TSA unveils updated cybersecurity regulations of oil and gas pipelines
The Transportation Security Administration on Thursday officially unveiled revised cybersecurity directives for oil and natural gas pipelines after significant backlash from the industry, lawmakers and experts.
Rumors of the changes leaked last month and caused a stir, with many airing harsh criticism at the original directives which were released in July 2021 following the headline-grabbing ransomware attack on Colonial Pipeline that May.
The first directive forced owners and operators of critical pipelines to report cybersecurity incidents, designate a cybersecurity coordinator, and conduct vulnerability assessments. The reissued security directive changed the incident reporting time from 12 to 24 hours.
In July 2021, TSA said it worked with the Cybersecurity and Infrastructure Security Agency (CISA) on a second directive with more “technical countermeasures” designed to prevent threats they’ve discovered in their research of the pipeline industry.
Details were not released publicly, but TSA said last year that the directive required owners to “implement specific mitigation measures to protect against ransomware attacks and other known threats to information technology and operational technology systems, develop and implement a cybersecurity contingency and recovery plan, and conduct a cybersecurity architecture design review.”
Critical infrastructure cybersecurity experts like SynSaber CTO Ron Fabela told The Record that the second directive from TSA was “an alphabet soup of buzzwords (zero trust, MFA) and kitchen sink requirements that just didn’t apply to pipeline environments.”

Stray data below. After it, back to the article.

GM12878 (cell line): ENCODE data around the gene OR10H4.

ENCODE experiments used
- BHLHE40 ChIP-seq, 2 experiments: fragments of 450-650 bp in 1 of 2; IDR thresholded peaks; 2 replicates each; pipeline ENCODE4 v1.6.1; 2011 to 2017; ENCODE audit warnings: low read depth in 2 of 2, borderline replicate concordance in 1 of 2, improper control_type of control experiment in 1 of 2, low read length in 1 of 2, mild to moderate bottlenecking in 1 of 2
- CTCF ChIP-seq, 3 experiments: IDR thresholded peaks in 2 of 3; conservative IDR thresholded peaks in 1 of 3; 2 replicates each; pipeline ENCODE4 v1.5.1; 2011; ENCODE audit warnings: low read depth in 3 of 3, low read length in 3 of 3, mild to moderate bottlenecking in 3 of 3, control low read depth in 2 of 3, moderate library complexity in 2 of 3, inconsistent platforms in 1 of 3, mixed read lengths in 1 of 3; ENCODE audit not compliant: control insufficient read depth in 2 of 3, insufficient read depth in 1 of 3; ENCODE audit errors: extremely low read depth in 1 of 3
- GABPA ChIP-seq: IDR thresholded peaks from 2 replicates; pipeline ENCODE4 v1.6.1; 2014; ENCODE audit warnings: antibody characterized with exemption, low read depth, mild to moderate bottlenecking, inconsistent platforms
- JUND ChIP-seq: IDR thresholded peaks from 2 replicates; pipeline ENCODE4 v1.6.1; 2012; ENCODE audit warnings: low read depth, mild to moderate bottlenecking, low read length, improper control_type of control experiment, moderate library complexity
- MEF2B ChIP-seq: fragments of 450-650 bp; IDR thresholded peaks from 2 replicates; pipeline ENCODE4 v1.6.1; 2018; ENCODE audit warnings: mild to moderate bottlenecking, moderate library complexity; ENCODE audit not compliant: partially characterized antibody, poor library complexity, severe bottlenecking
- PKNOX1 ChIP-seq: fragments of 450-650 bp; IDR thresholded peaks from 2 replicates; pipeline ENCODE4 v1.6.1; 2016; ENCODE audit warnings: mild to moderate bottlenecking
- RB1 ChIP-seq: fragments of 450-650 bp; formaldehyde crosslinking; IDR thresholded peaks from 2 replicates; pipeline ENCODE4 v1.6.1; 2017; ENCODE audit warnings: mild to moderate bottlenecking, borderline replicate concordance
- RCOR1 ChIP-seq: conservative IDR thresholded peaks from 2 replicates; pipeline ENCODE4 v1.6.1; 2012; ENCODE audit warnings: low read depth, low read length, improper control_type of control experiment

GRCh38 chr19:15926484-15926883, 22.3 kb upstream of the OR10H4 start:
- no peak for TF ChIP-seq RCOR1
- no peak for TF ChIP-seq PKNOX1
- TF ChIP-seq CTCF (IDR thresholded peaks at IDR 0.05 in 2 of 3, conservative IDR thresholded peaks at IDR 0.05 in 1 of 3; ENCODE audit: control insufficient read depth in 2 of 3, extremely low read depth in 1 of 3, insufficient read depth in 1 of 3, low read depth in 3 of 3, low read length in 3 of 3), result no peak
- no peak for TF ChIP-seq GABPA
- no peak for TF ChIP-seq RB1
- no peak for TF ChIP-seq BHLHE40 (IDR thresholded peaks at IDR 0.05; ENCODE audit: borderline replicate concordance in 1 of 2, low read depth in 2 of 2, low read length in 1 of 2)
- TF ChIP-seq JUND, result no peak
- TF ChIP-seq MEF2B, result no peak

On Thursday, TSA said the newly revised directive was developed “with extensive input from industry stakeholders and federal partners” like CISA.
The reissued directive extends the cybersecurity requirements for another year, and according to TSA “focuses on performance-based – rather than prescriptive – measures to achieve critical cybersecurity outcomes.”
Pipeline operators and owners are ordered to develop network segmentation policies and controls as a way to make sure that operation technology systems can continue functioning even if IT systems are compromised or vice versa.
Access control measures will need to be created to block off access to critical systems and continuous monitoring as well as detection policies will need to be built out to “detect cybersecurity threats and correct anomalies.”
There is also general guidance in the directive ordering operators to apply security patches and updates for all “operating systems, applications, drivers and firmware on critical cyber systems in a timely manner using a risk-based methodology.”
The directive also says pipeline operators need to create a TSA-approved Cybersecurity Implementation Plan sketching out how the company plans to enact the measures in the revised rules.
Operators are also ordered to create an incident response plan and an assessment program to “roactively test and regularly audit the effectiveness of cybersecurity measures and identify and resolve vulnerabilities within devices, networks, and systems.”
TSA noted that the revised rules are in addition to the regulations sketched out in the first directive, which include the need to report significant cybersecurity incidents to CISA, establish a cybersecurity point of contact and conduct an annual cybersecurity vulnerability assessment.